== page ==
Michael Schumacher was seething about the short life of the Pirelli tyres at Bahrain, saying that tyre wear and degradation have become too big a part of the sport in 2012.

"Everyone has to drive well below a driver's and, in particular, the car's limits to maintain the tyres," Schumacher told reporters in the paddock of the Bahrain International Circuit after Sunday's race in Sakhir.

"I'm not happy about the situation," he continued. "I just question whether the tyres should play such a big importance.

"They should last a bit longer, and that you can drive at normal racing car speed and not cruise around like we have a safety car," he added, pointing out that it wasn't just one or two cars with the degradation issues but a good 80 per cent of the field who were suffering. "If it was a one-off car issue, you could say it's up to us to deal with it."

Paul Hembery, Pirelli's director of motorsport, said that he was surprised and disappointed to hear Schumacher's comments and that Schumacher had been happy with the tyres over winter testing.

"Now he seems to have changed his tune," Hembery added.

"This was certainly a very technically challenging race, on a circuit that we had never experienced in racing conditions before," he explained. "Nonetheless, we chose to bring our soft compound together with the medium in order to provide plenty of opportunities for strategy.

"Although degradation was a factor in this race, which was already evident from the tactics adopted in qualifying, the tyres stood up extremely well to the demands that were placed on them," he insisted.

"During the closing stages of the race, the priority for the drivers was to ensure that the tyres didn't fall off 'the cliff' of performance: a task that they all managed very well," he pointed out, showing how other drivers were managing to get on with the job.

Schumacher's comments do seem to have reopened a simmering ongoing argument about the expectations for F1's tyre suppliers. When Bridgestone was left as the sole supplier to the championship following Michelin's exit, tyres soon became so durable that they could last almost an entire race at times without losing much performance. That rock-solid reliability did wonders for Bridgestone's reputation in the consumer market, but added little to the racing action on track.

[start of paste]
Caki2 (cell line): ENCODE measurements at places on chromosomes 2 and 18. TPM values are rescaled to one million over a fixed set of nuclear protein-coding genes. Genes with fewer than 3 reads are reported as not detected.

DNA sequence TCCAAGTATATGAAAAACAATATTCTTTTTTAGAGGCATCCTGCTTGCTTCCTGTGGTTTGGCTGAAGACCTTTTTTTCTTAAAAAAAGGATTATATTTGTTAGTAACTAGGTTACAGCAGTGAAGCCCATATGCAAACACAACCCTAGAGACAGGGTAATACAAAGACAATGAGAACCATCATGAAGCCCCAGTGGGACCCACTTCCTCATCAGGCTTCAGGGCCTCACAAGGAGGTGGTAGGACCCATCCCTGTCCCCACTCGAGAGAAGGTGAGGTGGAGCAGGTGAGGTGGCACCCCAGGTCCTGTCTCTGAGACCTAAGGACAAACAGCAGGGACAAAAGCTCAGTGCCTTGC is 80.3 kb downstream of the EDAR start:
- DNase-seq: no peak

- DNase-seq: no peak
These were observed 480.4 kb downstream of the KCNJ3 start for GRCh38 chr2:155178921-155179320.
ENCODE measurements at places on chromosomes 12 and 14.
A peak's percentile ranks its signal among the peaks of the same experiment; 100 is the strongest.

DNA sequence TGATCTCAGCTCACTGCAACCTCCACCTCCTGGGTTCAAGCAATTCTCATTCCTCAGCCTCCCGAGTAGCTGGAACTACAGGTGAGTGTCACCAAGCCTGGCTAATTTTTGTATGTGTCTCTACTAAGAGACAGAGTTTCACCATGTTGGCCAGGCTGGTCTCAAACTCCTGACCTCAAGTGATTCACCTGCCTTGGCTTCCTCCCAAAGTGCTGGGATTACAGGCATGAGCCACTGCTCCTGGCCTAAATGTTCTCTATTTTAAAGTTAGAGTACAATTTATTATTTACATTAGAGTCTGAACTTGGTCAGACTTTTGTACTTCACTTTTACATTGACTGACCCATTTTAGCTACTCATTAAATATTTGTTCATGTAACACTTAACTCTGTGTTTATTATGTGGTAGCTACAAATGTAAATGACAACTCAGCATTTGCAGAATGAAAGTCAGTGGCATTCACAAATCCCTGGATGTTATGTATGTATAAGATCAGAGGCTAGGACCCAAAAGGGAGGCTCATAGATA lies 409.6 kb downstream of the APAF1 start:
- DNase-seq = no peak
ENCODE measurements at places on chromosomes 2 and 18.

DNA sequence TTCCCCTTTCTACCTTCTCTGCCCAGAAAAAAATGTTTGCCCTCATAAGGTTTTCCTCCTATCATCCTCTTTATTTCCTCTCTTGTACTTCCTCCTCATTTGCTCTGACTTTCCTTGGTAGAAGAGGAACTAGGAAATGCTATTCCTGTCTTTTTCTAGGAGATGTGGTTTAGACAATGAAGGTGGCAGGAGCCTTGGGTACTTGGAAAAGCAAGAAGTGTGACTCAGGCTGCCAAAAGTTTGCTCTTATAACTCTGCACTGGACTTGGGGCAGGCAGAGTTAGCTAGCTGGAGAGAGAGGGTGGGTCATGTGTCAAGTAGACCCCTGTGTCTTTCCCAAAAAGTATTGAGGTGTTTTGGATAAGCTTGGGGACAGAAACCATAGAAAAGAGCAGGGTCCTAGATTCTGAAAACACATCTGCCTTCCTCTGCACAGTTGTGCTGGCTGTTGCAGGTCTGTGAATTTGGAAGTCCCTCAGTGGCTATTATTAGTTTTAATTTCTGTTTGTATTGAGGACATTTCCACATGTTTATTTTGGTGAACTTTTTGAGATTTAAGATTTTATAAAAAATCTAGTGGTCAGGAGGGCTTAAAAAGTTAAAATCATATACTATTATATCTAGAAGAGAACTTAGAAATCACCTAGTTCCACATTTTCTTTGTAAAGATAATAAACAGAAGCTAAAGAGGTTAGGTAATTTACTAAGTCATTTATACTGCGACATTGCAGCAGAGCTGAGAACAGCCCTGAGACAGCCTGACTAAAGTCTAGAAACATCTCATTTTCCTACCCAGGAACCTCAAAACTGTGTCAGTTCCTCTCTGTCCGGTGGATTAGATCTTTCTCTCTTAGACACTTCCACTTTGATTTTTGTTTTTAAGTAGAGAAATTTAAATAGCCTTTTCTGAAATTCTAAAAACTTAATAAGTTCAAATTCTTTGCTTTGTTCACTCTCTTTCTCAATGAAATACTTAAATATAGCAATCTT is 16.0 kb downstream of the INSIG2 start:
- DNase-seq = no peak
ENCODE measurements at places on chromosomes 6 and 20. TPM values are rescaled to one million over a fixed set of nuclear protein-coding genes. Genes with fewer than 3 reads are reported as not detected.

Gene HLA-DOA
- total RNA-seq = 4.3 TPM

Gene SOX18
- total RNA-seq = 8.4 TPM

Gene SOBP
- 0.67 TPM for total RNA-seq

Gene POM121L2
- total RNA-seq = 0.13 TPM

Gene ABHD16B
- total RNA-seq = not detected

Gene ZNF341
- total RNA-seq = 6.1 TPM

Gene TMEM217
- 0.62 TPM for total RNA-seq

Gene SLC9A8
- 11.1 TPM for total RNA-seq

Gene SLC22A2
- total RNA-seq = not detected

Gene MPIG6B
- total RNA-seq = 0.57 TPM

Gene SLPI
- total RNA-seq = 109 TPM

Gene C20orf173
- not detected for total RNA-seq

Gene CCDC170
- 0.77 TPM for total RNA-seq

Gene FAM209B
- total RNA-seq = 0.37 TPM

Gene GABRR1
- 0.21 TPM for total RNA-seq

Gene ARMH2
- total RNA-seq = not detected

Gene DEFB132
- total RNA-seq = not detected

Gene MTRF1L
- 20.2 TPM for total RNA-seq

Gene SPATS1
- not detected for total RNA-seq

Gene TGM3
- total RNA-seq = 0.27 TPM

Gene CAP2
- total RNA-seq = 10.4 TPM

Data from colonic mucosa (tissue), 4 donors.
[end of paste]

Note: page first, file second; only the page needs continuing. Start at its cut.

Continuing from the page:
When they entered the sport, Pirelli's brief was to make tyres that would liven up the action by putting a bigger step in performance between different compounds and by the rubber having a shorter lifespan, forcing teams to pay more attention to tyre strategy and punishing those who got it wrong.

But Schumacher's comments highlight the fears of many fans and those working in the sport that the operational window of the current generation of tyres has now shrunk too far in the other direction, and that the slightest misstep by a team can decide the whole race weekend for them.

While it's undoubtedly led to exciting races, the question is whether it's allowing the best drivers to perform at the level they should at the top flight of motorsport.

"The closeness of the racing this year, during which we have narrowed the performance gap between our compounds, is reflected in the fact that we've seen four different winners in four races," agreed Hembery.

The Pirelli motorsports boss was also particularly happy to see a good result in Bahrain for Pirelli's former test driver, Romain Grosjean.

"A great result for Lotus with two cars on the podium - and the first podium for our former test driver Romain Grosjean, who was with us when we tested at Bahrain in 2010," he pointed out. "The experience was clearly useful to him!

"As for Kimi, he seems to have made the transition from our rally tyres to our P Zero race tyres pretty well."


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